Memorial Day observance

This Memorial Day I'd like to tell you about a great group of Americans.

Later this summer, I will be hosting a commemorative ceremony to honor the 30th Infantry Division, a forerunner to the North Carolina’s National Guard 30th Heavy Brigade Combat Team. Currently, more than 4,000 members of the 30th HBCT are deployed in their second tour of duty during the war in Iraq.

The 30th Infantry Division was a National Guard unit formed in Oct. 1917 and made up of troops from North Carolina, South Carolina, Georgia and Tennessee. The division got their nickname, Old Hickory, from President Andrew Jackson, who’d led troops from Tennessee and the Carolinas during the War of 1812.

Formed at Camp Seviers, N.C., the division was able to capture more than 3,500 prisoners during World War I, but suffered almost 9,000 casualties.

Reactivated in September of 1940 in Fort Jackson, South Carolina, the 30th Infantry Division would train for more than four years before entering World War II.

The 30th landed on Omaha Beach on June 10, 1944. They helped drive the Germans out of Northwestern France before holding off an advancing German army in Mortain in August. They stayed at the forefront of the offensive through Belgium and Holland. In October, the 30th broke through Hitler’s fortification lines along Germany’s western border.

During the next several months, the division participated in the Battle of Ardennes, the Battle of the Bulge and the Roer offensive. The 30th was so effective against the enemy, the Germans referred to them as “Roosevelt’s SS Troops.”

In March, the 30th made an assault crossing the Rhine and continued to pursue German forces across the country. After a short occupation, the unit began returning home in August 1945.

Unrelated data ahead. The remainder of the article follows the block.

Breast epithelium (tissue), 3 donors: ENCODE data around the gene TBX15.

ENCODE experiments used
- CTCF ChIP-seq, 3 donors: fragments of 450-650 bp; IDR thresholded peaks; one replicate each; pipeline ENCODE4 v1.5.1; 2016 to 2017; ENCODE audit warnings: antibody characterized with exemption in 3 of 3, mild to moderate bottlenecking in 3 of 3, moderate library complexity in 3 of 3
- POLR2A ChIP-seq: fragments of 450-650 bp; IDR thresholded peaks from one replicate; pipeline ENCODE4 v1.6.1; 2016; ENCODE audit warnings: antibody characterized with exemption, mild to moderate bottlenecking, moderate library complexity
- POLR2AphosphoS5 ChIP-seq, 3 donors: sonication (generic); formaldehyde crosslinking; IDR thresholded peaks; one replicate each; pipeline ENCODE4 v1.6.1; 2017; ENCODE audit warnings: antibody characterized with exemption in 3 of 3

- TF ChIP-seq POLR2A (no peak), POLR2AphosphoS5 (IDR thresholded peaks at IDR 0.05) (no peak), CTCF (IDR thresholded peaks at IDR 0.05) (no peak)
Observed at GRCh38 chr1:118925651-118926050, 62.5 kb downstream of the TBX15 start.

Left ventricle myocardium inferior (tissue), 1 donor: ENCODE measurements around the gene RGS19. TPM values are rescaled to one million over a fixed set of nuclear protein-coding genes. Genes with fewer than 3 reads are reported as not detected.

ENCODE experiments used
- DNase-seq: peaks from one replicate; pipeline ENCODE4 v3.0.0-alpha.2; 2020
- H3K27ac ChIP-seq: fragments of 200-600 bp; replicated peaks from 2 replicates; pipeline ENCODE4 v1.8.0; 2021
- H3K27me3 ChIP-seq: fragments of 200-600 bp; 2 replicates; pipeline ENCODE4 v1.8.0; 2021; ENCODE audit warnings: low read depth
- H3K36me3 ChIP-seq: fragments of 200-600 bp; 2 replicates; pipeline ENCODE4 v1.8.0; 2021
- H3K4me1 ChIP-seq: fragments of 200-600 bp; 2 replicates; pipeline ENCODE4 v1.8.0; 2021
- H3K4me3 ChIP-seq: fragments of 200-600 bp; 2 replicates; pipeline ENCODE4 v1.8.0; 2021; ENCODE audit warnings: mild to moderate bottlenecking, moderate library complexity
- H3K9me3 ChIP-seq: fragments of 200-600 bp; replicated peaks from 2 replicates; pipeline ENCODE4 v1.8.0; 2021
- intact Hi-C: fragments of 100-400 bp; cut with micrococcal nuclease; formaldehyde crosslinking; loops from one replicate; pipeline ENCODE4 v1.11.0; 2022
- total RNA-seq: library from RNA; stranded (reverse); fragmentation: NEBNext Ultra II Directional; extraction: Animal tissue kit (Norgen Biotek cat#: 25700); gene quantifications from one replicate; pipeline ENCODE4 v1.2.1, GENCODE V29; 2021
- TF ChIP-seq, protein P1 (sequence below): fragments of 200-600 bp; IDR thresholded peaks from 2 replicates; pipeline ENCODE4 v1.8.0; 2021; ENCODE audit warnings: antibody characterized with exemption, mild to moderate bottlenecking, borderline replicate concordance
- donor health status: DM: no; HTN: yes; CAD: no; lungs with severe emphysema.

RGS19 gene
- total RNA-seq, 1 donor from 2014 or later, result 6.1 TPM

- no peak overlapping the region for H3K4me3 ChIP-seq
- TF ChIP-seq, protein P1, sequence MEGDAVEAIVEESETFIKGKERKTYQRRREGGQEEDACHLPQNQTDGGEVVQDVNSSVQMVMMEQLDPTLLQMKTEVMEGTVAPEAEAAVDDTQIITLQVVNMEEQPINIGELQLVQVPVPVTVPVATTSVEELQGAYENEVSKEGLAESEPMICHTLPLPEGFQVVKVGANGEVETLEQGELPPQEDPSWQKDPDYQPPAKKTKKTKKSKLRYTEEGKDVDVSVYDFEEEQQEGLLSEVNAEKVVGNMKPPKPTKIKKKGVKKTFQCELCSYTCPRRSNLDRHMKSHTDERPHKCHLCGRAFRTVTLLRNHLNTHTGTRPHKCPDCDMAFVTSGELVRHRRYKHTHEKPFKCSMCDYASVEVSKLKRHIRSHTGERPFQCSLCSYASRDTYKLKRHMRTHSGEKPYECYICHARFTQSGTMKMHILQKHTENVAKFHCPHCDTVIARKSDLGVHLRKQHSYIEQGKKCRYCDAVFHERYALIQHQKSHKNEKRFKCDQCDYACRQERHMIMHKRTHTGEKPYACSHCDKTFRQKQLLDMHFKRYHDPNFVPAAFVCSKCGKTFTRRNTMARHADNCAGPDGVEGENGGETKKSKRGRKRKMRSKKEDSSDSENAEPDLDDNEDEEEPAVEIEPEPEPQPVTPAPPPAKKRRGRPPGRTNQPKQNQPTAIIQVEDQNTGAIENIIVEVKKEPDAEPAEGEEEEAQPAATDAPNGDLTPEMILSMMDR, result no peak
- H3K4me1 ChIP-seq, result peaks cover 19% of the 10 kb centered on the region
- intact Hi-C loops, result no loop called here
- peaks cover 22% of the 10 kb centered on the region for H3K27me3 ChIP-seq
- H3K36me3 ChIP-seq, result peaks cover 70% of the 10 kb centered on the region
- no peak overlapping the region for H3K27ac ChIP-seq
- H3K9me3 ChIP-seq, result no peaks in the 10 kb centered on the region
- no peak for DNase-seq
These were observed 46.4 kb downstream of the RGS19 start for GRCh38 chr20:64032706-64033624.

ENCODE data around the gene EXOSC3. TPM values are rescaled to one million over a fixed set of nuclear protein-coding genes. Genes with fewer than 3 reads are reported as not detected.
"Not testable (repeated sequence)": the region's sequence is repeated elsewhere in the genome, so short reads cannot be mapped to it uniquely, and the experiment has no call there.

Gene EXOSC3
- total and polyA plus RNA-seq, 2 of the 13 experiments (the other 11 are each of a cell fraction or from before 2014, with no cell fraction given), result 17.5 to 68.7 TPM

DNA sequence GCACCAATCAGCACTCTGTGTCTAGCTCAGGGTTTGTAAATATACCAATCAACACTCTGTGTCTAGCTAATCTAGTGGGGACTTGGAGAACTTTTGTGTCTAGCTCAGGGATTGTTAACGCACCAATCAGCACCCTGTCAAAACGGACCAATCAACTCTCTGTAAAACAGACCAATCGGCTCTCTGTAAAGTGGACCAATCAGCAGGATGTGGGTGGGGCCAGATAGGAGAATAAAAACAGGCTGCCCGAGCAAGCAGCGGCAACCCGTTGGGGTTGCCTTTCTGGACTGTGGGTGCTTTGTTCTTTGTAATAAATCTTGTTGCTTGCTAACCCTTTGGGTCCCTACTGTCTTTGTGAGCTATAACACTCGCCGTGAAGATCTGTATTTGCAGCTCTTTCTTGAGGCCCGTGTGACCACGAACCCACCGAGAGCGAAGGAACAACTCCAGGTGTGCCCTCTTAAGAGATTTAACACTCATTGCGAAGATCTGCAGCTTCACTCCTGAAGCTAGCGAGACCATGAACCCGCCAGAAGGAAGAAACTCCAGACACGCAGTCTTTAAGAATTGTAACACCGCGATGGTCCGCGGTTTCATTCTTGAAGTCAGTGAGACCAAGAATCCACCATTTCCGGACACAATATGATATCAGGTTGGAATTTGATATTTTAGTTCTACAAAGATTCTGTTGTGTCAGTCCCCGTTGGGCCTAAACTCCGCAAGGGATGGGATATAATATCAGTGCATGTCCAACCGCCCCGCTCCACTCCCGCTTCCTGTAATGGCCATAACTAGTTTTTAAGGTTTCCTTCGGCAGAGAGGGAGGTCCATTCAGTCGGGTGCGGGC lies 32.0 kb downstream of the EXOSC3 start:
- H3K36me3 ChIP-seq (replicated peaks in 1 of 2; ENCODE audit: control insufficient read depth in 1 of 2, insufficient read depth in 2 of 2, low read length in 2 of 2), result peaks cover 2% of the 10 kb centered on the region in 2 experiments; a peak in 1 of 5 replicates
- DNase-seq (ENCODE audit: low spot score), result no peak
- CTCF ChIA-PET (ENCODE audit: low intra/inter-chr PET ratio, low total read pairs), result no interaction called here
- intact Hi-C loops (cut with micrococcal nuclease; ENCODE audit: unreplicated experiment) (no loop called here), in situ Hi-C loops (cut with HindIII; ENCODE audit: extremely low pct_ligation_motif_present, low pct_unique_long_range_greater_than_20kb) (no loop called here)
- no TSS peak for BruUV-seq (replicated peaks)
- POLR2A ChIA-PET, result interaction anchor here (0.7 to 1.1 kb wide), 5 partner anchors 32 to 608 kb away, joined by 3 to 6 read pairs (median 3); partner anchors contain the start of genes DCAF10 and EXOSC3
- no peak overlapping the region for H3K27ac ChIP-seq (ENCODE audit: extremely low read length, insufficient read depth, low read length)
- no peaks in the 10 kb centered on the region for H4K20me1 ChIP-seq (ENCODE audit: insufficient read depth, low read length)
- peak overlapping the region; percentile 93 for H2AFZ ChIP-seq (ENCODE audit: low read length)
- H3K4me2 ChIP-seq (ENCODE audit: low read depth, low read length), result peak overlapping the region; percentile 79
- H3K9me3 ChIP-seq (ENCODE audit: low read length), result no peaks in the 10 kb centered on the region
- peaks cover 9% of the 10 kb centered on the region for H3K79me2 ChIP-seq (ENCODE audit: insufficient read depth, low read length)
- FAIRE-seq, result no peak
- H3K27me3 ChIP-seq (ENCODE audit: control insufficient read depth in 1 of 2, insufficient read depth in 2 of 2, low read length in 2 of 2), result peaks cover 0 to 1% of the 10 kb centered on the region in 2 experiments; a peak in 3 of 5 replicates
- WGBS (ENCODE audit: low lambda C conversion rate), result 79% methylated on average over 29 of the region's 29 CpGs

During its campaign, the 30th captured 65,000 German prisoners and was designated as the No. 1 Infantry Division in the European Theater by S.L.A. Marshall, the chief historian of General Eisenhower. Accolades for the division include six Medals of Honor, 20,000 Purple Hearts and more than 8,000 awards for heroism.

The division was deactivated on Nov. 25, 1945. No comprehensive list of 30th Infantry Division personnel exists today. Most of the records were destroyed in a fire in St. Louis, Mo. in 1973. The Web Site, www.30thinfantry.org, is working on compiling a list of personnel for the 30th Infantry. If you have family who served in WWII with the 30th Infantry Division, please contact them.

Today, the 30th HBCT carries on the valiant traditions of the 30th Infantry Division. In 1999, units from the 30th HBCT were selected to conduct peacekeeping missions in Bosnia and Herzegovina.

In Feb. 2004, the 30th HBCT deployed for a year-long stint as part of Operation Iraqi Freedom, becoming the first National Guard brigade to deploy to a war since the Korean War, more than 50 years before.

My father was a member of the 30th Infantry Division during World War II. As his son, it was my distinct honor to participate in the 30th HBCT deployment ceremony. I was humbled to show my respect as the brigade prepared for its second tour of duty.

On this Memorial Day, I hope you will join me in praying for the safe return of the 30th HBCT as they continue the great traditions of the 30th Infantry Division. May all our brave troops and their loved ones here at home enjoy a blessed and safe holiday.

Comments

Thanks for sharing, Larry

I do pray for their safe return and I hope for a day when they train for conflicts they never have to face.



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